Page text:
• Omsdebs

    It’s not just about obesity.
    I lowered my triglycerides in 3 months from 227 to 144 (within range) by cutting out sugar
    and taking flax seed oil, krill oil and niacin.
    I’m sure the pharmaceutical lobby would not like to hear that.

  • Duane

    It’s really about three things, that is, sugar, sodium and fat.

    • John Myers

       You are stating the conventional wisdom Duane, but when they actually study salt and dietary fat in the diet they’ve been found to prevent chronic diseases.
      A high fat diet lowers triglycerides and increases HDL cholesterol levels, which are the two biggest indicators of heart disease. They once told us the dietary cholesterol was the villain, and now we know it’s not so.

      • Liz

        Yikes, are you buying into Gary Taubes’ jumps to conclusions? A low-carb diet is not necessarily the same thing as a high-fat diet. Most of the studies you’re referring to evaluated diets that were both low-carb and low-fat. And, keep in mind, there’s a difference between correlation and causation. Check out David Kessler’s book, “The End of Overeating.”

        • John Myers

          The Stanford University AtoZ trial put Atkins, Ornish, the Zone, and the US recommended guidelines against each other, and even with low adherence Atkins came out way ahead of the other three.
          I know Kessler’s argument and I don’t think it has any merit.

          • http://www.facebook.com/rick.hudson Rick Hudson

            I would like to read the study to which you refer. Atkins has been shown to be an unsustainable path to weight loss in other studies (if that is the outcome sought and measured here) Kessler was looking for sustainability. Kessler’s central thesis seems to be that the ubiquity of highly palatable food makes sustainable weight loss dependent on sophisticated behavior modification. I agree with Kessler in that regard. 

  • Wdowsley

    Certainly we can regulate sugar, just like we can regulate anything else deemed unsafe, just like our exhaled breath is a toxic greenhouse gas killing the world.  Just as we are mandated to buy health insurance, we will be mandated as to what keeps us healthy, in order to keep down the costs of insurance to pay for the medical care we will otherwise need.   We voted to get one, and along with it comes the other.  Ban sugar in all it’s various forms from all processed foods.  Then sell it in bulk so you can mix it in like in the old days of Kool Aid.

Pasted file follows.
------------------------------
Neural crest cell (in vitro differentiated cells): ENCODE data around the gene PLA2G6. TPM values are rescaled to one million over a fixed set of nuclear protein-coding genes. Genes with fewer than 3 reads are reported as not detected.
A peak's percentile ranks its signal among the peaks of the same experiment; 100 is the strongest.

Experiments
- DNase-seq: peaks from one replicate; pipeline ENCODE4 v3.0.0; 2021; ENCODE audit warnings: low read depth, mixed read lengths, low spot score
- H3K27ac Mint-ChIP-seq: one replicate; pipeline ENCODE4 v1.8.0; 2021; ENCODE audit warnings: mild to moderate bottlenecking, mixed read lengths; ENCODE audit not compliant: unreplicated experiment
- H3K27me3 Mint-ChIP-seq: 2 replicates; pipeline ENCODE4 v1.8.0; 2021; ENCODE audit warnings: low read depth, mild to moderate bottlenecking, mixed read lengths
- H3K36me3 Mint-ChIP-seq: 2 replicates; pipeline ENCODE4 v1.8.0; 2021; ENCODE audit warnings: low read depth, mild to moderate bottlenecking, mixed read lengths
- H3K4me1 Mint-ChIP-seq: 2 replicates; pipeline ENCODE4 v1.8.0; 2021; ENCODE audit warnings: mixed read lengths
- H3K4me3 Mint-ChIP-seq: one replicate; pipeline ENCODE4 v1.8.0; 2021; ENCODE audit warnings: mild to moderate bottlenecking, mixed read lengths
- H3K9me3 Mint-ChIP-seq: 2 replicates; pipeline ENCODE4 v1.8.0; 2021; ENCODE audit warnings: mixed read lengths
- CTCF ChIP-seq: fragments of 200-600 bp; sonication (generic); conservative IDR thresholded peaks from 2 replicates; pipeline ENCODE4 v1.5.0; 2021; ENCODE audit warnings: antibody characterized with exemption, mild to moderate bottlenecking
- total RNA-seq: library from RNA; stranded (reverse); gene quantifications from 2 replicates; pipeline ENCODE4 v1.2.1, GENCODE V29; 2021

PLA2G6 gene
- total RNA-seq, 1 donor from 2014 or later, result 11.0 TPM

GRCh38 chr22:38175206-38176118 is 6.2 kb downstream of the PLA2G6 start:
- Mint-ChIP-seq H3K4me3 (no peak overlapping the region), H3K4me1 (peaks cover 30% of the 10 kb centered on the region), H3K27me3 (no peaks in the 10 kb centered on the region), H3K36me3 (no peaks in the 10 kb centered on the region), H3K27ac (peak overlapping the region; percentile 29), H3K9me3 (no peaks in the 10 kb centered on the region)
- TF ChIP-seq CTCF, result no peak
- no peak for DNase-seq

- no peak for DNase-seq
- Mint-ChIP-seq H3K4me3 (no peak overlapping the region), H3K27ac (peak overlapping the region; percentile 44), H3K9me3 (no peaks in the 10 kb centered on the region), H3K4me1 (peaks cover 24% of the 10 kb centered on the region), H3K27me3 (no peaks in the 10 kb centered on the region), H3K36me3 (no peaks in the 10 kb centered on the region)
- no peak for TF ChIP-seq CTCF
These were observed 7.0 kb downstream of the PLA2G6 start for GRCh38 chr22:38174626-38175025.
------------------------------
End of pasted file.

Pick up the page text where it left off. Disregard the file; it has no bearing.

• http://profile.yahoo.com/FVXM2OAXBUH3QPWGTQ6SPZGL7M SurfsUp

    It’s amazing how you couldn’t mention the main culprit in the problem with overeating sugar. The trouble with sugar is that it is in everything! Why is that? Because of large, greedy corporations pushing processed, sugared food on us to make huge amounts of money, we buy this food because it tastes good and we are too lazy and stupid to pick or make something better. If you go to Europe the food is quite different, sweets are less sweet and food is made of real food not sugar and chemicals and fillers and everything is not premade and from the frozen food ilse and there are much fewer carbonated beverages available and 1.5 liter sodas at the local gas station are not available. There are much more local markets available as well and the grocery store is not an hour round trip in the car.

    • Peggy Holloway5

      Sugar is in nothing that I eat. If you don’t buy packaged foods, then there is no concern. My motto: Don’t read labels. If it has a label, don’t buy it.

  • April

    This is a great discussion!  I have thought for decades that refined and added sugar was toxic.  Not sure that taxation is the answer, but ignoring the issue won’t make it go away.  Discussion will bring about a possible solution.  Are there acceptable replacements for sugar?  Artificial sweeteners are not the answer, like aspartame or saccharin.  I believe they’re toxic as well.